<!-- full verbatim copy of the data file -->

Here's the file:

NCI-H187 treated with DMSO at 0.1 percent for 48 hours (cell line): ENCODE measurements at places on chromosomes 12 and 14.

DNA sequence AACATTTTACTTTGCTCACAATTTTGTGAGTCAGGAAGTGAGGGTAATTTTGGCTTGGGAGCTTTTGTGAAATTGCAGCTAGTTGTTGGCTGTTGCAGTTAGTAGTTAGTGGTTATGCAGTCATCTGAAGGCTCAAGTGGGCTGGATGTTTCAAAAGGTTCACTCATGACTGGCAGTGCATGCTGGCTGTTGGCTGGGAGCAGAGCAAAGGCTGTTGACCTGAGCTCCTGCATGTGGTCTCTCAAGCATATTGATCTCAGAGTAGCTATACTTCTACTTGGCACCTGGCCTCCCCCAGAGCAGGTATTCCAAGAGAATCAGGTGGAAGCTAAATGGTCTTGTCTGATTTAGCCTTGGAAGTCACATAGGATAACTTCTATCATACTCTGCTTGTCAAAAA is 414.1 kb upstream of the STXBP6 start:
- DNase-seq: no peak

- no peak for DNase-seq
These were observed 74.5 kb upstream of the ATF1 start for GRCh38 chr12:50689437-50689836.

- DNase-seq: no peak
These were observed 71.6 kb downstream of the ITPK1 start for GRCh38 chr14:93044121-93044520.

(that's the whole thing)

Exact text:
NCI-H187 treated with DMSO at 0.1 percent for 48 hours (cell line): ENCODE measurements at places on chromosomes 12 and 14.

DNA sequence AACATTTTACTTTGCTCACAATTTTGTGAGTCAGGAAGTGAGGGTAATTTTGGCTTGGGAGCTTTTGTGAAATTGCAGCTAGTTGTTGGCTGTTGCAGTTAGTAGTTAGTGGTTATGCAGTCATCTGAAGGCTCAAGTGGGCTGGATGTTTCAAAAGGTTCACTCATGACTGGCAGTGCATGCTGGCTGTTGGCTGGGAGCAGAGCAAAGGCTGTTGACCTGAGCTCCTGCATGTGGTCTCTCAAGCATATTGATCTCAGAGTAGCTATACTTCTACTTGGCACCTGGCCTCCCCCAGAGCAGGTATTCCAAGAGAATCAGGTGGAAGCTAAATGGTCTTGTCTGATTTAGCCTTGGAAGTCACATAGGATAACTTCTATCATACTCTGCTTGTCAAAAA is 414.1 kb upstream of the STXBP6 start:
- DNase-seq: no peak

- no peak for DNase-seq
These were observed 74.5 kb upstream of the ATF1 start for GRCh38 chr12:50689437-50689836.

- DNase-seq: no peak
These were observed 71.6 kb downstream of the ITPK1 start for GRCh38 chr14:93044121-93044520.